ly presented a promising appearance,now show
strong indications that half the crop at least
will be lost. Here and there a field may be
seen with a vigorous, healthy appearance, but
even these are attacked, and may be seriously
Delaware, Chester, Lancaster, and other
great wheat growing counties appear to be suf
fering in the same manner. This was particu
larly observed after the high wind on Thursday
last. Fields that promised an abundant yield
before the storm, were found afterwards to have
the appearance of half the stalks broken down,
where they had been injured by the fly.
GREAT SNOW STORM IN ENGLAND IN MAY.-
The English papers give accounts of a severe:
snow storm at Holmfirth, in England on the•
9th of May. It commenced snowing violently
at nix o'clock in the morning, and continuett
without intermission throughout the day. The
railway trains were delayed in their trips sever
al hours, the snow being four feet deep on the
hills, and 18 inches on the plains and valleys.
The trees on the verge of bursting intofull leaf;
were covered with snow. Three men got stuck
fast in the snow, and but for timely assistance
must have perished- Accounts from various
parts of the north and south of France, refer to
the unseasonableness of the weather, and state
that the fields as well as the mountains are
covered with slum—Carlisle Herald.
Round the World.
It estimated, that when the Pacific Railroad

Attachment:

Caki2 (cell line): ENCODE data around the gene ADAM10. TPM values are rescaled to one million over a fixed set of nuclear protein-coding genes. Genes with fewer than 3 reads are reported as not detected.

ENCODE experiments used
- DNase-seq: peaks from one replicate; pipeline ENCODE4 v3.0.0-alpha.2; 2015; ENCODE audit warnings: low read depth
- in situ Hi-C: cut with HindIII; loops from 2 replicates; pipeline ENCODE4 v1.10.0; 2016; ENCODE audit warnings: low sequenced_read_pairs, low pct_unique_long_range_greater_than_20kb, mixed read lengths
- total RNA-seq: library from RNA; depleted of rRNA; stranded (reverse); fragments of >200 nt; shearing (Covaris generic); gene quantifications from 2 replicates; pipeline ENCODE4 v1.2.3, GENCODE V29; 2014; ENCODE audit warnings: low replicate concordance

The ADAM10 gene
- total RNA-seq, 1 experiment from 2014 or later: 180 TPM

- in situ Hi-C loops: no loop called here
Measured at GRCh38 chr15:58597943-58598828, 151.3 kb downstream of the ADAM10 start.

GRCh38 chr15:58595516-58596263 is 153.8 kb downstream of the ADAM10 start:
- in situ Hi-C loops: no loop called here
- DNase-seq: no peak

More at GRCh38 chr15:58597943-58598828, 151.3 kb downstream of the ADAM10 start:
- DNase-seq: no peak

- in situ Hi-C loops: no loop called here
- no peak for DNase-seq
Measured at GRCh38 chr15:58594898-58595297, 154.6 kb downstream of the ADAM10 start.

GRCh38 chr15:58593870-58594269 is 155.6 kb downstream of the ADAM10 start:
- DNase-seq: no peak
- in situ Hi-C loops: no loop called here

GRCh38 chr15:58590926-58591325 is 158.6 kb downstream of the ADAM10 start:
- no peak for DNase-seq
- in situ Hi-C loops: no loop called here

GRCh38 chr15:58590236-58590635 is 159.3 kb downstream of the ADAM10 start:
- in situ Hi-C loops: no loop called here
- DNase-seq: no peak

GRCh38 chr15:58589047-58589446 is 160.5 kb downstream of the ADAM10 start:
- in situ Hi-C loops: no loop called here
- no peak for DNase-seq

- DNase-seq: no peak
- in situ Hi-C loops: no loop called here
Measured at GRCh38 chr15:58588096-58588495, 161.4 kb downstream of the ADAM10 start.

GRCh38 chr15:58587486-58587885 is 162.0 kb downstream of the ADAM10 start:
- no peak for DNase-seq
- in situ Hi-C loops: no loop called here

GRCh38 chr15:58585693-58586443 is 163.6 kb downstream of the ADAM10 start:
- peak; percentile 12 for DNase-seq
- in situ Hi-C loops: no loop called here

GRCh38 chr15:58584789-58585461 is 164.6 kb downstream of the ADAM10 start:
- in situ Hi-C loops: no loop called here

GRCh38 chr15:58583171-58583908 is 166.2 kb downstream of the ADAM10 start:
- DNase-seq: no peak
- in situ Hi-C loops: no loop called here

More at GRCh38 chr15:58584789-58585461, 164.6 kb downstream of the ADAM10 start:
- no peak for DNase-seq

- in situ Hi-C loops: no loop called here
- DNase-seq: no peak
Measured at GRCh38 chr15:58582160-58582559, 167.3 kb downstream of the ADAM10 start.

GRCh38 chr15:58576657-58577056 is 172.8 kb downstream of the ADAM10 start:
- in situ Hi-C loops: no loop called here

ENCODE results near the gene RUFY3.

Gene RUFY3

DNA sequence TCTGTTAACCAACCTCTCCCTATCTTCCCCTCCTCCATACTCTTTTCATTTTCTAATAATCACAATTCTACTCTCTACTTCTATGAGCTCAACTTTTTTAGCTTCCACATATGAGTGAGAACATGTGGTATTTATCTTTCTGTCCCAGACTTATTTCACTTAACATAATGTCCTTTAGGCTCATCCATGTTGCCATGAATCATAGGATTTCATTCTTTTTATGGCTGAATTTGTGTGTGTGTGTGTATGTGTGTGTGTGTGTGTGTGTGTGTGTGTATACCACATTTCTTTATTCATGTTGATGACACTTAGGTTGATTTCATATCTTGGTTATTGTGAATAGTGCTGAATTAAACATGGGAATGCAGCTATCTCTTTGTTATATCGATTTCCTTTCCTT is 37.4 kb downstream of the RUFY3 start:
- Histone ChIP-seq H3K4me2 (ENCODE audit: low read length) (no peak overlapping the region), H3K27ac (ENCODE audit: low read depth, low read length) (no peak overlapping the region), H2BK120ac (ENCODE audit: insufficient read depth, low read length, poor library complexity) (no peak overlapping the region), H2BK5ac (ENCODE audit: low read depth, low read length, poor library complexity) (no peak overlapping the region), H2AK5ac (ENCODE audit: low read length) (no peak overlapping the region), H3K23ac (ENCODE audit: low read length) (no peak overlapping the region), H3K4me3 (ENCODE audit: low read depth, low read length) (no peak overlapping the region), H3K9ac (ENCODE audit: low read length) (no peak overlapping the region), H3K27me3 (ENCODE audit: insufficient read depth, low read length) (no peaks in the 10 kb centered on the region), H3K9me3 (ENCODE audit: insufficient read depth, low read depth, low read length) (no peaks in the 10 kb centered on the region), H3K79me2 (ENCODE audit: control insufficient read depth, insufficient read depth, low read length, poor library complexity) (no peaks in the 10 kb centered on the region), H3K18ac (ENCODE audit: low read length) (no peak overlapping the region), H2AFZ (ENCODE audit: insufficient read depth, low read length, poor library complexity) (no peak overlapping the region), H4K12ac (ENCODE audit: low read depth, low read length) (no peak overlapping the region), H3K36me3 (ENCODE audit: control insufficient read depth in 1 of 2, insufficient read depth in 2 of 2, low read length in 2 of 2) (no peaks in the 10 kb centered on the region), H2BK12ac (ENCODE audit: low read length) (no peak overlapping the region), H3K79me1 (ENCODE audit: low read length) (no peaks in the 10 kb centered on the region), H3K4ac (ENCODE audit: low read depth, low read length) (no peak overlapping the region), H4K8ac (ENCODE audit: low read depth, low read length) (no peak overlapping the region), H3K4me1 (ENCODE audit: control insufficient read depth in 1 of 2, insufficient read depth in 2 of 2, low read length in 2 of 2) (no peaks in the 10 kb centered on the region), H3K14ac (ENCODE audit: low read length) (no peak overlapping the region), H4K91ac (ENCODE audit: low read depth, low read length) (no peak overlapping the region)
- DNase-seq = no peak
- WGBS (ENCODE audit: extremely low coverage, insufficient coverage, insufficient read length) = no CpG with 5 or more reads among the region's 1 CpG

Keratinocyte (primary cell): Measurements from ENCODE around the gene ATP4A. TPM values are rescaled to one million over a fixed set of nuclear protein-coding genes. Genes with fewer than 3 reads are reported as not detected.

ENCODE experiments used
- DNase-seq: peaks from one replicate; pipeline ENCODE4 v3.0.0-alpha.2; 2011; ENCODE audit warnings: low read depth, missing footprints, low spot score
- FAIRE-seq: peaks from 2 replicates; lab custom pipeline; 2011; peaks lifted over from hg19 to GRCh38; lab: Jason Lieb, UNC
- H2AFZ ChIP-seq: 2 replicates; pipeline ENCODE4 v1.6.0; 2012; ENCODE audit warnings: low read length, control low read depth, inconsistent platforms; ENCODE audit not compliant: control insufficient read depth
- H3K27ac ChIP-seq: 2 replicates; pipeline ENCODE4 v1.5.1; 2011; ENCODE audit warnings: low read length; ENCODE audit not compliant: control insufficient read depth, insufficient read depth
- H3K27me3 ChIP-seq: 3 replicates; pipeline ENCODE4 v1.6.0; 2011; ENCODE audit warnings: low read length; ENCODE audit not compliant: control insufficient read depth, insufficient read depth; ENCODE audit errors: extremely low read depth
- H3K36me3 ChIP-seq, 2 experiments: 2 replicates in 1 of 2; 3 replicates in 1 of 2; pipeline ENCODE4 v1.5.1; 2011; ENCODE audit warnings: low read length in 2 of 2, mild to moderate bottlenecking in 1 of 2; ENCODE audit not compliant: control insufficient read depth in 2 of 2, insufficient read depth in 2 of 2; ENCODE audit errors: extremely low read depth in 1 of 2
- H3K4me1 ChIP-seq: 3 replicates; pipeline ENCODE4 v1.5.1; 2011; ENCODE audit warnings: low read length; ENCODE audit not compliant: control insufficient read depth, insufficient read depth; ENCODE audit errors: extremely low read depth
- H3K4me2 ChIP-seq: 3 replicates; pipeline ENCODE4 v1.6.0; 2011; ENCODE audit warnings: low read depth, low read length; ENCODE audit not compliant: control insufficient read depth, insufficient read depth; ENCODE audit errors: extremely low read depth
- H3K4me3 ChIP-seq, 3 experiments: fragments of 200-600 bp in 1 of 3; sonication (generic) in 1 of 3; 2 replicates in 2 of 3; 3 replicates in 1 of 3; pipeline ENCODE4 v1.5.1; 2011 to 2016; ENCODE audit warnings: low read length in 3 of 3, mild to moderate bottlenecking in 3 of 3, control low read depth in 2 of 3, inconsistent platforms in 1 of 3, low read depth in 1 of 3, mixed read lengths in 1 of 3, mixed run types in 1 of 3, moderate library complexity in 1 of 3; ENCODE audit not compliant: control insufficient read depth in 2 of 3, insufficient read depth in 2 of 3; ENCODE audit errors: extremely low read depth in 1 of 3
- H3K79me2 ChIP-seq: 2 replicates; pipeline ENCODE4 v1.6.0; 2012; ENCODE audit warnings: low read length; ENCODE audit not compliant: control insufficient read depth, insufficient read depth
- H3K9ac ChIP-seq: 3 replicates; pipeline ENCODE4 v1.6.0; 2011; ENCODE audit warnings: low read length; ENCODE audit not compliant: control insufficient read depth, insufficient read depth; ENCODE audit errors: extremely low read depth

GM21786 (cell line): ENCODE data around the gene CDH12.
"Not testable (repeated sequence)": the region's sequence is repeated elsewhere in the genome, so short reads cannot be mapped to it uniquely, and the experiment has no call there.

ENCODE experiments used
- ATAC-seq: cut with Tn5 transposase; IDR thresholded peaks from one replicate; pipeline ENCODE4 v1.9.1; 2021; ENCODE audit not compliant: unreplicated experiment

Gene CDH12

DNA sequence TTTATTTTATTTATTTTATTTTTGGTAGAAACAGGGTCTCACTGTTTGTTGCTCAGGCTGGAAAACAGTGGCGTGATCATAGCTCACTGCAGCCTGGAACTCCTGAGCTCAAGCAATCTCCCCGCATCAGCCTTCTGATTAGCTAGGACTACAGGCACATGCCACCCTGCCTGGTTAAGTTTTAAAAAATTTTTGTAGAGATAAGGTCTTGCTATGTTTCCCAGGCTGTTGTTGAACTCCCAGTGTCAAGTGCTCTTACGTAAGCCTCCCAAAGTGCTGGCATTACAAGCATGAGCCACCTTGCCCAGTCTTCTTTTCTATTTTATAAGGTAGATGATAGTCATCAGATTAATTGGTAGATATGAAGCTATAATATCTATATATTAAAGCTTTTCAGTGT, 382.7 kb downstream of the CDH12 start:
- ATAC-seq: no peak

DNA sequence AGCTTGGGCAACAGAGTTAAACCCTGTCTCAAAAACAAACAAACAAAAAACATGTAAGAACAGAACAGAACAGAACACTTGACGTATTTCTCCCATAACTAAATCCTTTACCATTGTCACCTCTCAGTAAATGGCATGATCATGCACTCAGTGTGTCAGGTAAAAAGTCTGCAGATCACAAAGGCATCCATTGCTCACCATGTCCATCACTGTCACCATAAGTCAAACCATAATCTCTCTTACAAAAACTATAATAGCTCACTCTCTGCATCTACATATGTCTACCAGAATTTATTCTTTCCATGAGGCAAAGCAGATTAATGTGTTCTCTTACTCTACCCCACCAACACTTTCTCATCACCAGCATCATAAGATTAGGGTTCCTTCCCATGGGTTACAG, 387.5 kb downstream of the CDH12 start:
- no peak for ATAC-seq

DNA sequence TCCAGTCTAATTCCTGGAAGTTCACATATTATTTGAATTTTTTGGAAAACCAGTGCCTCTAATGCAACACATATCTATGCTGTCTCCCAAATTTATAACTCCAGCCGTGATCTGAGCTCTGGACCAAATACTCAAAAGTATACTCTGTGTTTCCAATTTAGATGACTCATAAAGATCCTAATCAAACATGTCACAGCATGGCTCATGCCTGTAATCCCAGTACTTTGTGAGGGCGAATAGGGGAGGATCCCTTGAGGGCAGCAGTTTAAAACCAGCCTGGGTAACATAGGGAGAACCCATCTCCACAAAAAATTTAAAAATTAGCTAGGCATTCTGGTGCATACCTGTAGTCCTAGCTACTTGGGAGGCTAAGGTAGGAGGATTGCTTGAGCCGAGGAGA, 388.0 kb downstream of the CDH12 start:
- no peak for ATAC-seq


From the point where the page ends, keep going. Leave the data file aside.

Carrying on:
shall be completed—its ultimate, nay earlv,con.
struction, being now a mutter of certainty—a
jaunt round the world can be made in minly•three
days—au follows: New York to San Francisca,
4 days; San Francisco to Hong Kong 25 days;
Hong Kong to Calcutta, 6 days; Calcutta to.
Bombay, 13 days; Bombay to Eugland3s dap;
London to New York, 10 days—total 98 days.
ANOTHER alt EAT ramox.---A despatch
from Washington, says that advices have been
received at the State Department from thn
American legation in Parris, to the effect that
a universal exhibition of agriculture and mai,
ufactures is to be held In Paris, on the first of
May, 1835, to which all nations are cordially
invited to send contributions, The Emperor
Napoleon has informed the Amesican Ambas
sador of the fact.
Con.. BENTON Went: FEDER.I I. AProl TM ENTS
FOR MIBSOITRI.—CoI. Benton, in a late letter to
the citizens of Springfield, Missouri, speaks in
the strongest terms of condemnation of someof
President Pierce's appointments for that State.
"The President," hesays, "was deceived by false
representations to give offices to tramps, whose
legs were never seen crossed under a gentle-
Man's table—who were the scum and dregs of
all parties—who were fugitives from scouted
lields.ordest.rors front pledges given to tho pen.
ple. hen 6.7 obtained their arrintracm,."